TUSHINGHAM BOLT 6.5M 2015 TEST REVIEW
The Bolt is Tushingham’s latest addition to their range, replacing no less than four predecessors – the Edge, Storm, Thunderbird and Lightning. The concept is for the sail to evolve through its thirteen sizes to cater for the need of every recreational sailor, from a high wind bump and jump sail that can mix it in the waves, to a twin cam with all the bottom end power one would require. The 6.5m is the largest size of Bolt before a sixth batten is added, and features the brand’s load dispersion system and PXB05 scrim in much of its upper panels.
“We introduce an extra batten to lock in the stable smooth power and to make sure the additional load doesn’t cause the leech to break away. The classic bump and jump all-round freeride sail… Smooth power delivery and maintaining the lightweight manoeuvrable feel.”
Whilst compatible with both RDM and SDM masts, the Bolt 6.5m was developed with an SDM so that is what is recommended by the brand and is being used here. Easy to downhaul thanks to the integrated tack roller pulley and sets with a moderate profile, retaining rotation in the bottom two battens. On its minimum setting there is only slight looseness in the leech and some play in the luff tube, allowing it to breathe and rise into a fuller draft as the wind fills. Feeling grunty through the hands, it provides plenty of low-end power and can be used to pump effectively, punching the most stubborn hull onto the plane. It is certainly one of the best here for generating power in marginal winds, the centre of effort quite far back in the draft so that the feedback is useable through the backhand.In this setting, the sail does have an elastic limit, requiring a quick retune with more downhaul tension as the wind increases. This serves to settle the stability well and makes the Bolt’s power delivery much softer in the hands, exhausting excess power through the leech. It is noticeably sensitive to outhaul tuning so worth spending some time playing with its settings. Exhibiting a good tuning range set on the SDM mast, the Bolt is also easy and forgiving in transition, the battens returning to a flatter, more neutral profile as the sail is eased out, making the rotation smooth and repowering progressively.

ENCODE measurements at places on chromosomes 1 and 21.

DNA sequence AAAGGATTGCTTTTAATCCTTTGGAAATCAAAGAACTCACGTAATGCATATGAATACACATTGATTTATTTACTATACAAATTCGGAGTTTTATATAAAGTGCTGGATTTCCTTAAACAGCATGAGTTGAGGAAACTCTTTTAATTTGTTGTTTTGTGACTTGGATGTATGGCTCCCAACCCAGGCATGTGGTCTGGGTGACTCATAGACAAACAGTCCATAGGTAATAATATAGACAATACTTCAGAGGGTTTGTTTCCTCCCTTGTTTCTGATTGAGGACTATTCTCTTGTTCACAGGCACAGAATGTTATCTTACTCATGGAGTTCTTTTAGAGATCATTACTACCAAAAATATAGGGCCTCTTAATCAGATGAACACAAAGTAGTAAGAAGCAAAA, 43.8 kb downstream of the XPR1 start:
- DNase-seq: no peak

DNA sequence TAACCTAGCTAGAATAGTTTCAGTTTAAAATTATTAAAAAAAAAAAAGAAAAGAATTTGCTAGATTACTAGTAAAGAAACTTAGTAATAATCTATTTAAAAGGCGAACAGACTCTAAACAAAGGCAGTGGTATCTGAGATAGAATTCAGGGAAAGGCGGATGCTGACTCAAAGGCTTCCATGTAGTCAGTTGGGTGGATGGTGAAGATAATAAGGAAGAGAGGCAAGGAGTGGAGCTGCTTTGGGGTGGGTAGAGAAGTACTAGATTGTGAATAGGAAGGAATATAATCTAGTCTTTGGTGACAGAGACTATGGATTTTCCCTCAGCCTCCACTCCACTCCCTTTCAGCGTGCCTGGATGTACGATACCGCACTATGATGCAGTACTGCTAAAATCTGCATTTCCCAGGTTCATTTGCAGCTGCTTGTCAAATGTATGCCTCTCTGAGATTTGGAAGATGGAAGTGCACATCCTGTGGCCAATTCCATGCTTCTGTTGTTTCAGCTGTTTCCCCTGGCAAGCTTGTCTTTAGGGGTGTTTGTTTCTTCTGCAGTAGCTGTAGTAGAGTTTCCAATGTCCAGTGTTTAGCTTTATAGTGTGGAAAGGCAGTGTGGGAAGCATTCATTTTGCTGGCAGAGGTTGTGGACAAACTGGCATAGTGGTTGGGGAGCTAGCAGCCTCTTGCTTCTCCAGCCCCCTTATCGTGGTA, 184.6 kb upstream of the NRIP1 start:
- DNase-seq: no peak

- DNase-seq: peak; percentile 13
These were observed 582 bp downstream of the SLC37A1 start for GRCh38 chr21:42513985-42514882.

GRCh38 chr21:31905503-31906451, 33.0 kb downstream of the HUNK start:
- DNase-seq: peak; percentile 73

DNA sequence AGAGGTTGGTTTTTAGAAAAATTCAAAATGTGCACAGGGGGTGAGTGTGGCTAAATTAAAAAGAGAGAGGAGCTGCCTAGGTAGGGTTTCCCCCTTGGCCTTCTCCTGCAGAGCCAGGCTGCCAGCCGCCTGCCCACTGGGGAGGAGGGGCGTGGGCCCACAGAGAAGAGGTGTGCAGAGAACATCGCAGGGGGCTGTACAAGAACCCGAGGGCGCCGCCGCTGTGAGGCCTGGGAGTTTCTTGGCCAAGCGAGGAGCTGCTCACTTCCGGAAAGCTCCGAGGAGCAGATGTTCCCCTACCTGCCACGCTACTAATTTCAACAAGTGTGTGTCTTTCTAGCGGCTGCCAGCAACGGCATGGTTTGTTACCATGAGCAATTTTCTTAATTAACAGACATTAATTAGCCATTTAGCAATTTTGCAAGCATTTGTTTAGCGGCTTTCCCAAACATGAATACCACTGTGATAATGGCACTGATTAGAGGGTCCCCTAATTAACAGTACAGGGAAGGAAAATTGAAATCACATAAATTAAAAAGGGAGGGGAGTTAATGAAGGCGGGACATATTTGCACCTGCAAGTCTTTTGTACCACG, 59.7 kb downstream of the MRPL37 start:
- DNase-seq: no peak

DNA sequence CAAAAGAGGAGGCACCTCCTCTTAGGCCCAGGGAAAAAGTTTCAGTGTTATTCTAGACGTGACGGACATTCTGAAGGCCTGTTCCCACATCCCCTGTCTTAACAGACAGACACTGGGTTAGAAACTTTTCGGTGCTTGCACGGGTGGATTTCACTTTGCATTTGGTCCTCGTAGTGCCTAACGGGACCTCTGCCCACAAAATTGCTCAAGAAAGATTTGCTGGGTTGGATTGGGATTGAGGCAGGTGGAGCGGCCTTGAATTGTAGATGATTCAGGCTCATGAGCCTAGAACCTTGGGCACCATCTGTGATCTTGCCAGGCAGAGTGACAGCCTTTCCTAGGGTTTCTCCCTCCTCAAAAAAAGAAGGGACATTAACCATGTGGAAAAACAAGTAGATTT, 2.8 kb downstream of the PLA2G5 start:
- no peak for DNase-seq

The Bolt represents good value for money, offering bags of bottom end grunt to make the most of marginal conditions. Sensitive to outhaul tension, its style of feedback can be altered significantly, so it’s well worth tinkering with its settings to making the most of its tuning range.
Other sails in this test: